The Time Machine, 1895
The English writer Herbert George Wells is often called – alongside Jules Verne (1828-1905) and Hugo Gernsback (1884-1967) – the “Father of Science Fiction”. The origins of Science Fiction actually predate all of these men: Mary Shelley (1797-1851) first published Frankenstein anonymously in 1818, and even earlier, Cyrano de Bergerac (1619-1655) wrote about rocket-powered space travel in L’Autre monde ou les états et empires de la Lune (published posthumously in 1657).
Although I also read and enjoyed English translations of Verne’s novels as a boy – especially Journey to the Center of the Earth (1864) and Twenty Thousand Leagues Under the Sea (1869) – it was rather the novels of H.G. Wells that I read and reread when I was beginning to explore Science Fiction.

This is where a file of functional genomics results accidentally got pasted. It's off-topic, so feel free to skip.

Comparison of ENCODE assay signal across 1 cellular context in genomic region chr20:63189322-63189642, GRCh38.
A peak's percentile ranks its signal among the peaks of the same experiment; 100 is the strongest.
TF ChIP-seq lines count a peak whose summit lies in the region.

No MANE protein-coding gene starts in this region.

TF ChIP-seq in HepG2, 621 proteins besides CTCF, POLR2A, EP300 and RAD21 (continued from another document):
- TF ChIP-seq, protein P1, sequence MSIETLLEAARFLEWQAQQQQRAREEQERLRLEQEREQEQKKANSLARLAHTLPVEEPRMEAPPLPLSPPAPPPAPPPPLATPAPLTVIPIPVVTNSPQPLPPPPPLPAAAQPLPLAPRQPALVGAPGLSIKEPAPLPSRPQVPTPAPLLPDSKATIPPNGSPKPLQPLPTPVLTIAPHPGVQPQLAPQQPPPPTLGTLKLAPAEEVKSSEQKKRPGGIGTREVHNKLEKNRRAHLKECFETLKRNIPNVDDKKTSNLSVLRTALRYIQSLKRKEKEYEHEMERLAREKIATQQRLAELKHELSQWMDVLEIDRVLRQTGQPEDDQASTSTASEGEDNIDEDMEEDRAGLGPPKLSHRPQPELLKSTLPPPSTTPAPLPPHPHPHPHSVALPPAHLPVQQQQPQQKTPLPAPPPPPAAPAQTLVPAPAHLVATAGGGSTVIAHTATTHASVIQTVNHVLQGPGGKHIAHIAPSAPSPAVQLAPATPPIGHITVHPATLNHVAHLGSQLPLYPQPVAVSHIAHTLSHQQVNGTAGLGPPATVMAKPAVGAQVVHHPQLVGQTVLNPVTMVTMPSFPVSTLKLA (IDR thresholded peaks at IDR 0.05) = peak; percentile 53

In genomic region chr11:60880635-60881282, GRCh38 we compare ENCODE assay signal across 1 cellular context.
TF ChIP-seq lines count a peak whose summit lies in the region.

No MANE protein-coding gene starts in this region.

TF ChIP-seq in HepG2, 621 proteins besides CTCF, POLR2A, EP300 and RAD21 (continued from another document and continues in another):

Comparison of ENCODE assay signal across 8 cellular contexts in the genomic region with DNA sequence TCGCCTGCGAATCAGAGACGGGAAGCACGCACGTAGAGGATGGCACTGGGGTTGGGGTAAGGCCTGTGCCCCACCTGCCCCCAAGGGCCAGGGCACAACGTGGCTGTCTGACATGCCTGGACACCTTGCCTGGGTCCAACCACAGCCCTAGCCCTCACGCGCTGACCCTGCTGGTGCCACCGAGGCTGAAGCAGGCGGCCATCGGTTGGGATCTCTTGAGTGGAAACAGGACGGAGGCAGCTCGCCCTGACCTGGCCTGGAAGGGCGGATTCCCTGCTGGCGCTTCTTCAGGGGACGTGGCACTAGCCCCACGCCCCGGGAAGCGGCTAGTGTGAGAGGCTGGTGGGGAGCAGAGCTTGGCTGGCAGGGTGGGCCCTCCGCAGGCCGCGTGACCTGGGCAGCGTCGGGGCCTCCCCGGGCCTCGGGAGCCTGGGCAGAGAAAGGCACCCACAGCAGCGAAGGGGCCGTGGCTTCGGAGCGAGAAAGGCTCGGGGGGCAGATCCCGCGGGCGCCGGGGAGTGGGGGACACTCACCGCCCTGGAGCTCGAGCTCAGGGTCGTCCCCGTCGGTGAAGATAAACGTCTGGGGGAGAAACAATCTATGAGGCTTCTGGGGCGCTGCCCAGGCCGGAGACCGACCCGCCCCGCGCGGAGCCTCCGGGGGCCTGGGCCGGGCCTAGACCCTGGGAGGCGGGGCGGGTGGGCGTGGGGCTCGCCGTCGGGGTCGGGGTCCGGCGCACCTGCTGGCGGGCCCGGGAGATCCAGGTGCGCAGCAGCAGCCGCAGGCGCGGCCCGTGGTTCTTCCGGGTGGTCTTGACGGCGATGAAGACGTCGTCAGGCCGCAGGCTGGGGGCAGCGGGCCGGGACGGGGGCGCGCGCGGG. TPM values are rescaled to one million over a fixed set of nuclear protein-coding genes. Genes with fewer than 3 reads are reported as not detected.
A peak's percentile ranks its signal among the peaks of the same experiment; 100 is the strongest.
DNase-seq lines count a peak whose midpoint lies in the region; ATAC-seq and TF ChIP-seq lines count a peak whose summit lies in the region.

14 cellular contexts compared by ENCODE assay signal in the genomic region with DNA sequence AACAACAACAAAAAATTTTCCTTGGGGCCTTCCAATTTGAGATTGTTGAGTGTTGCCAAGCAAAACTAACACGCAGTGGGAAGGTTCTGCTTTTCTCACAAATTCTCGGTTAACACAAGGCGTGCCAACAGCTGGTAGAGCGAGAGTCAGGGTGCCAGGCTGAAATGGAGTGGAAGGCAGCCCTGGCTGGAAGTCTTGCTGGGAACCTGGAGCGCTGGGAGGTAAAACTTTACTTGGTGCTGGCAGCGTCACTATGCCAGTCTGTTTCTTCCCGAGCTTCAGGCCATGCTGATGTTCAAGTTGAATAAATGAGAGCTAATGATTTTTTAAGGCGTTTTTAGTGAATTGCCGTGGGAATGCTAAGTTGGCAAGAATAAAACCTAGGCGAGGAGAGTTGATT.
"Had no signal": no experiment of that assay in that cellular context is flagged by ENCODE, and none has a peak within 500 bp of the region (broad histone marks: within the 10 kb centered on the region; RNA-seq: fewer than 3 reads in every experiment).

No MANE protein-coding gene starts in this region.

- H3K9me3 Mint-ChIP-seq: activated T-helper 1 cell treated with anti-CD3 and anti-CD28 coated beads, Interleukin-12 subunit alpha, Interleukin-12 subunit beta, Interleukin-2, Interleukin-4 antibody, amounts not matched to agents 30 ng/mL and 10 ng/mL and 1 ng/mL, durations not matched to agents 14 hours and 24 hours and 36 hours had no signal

Wells’ novels explored themes that I continue to find enthralling, and that many others writers continue to explore, including time and space travel, and the impact of science and technology on individuals and society. When I was a boy my parents gave me a boxed set of novels by Wells that I loved. It included:
- The Time Machine (1895)
- The Island of Dr. Moreau (1896)
- The Invisible Man (1897)
- The War of the Worlds (1898)
- The First Men in the Moon (1901)
- The Food of the Gods and How it Came to Earth (1904)
The themes of these novels, taken together, lay out for consideration many of the themes explored by the books on this list. Wells was a visionary.
My Top 21 Science Fiction Novels of All Time:
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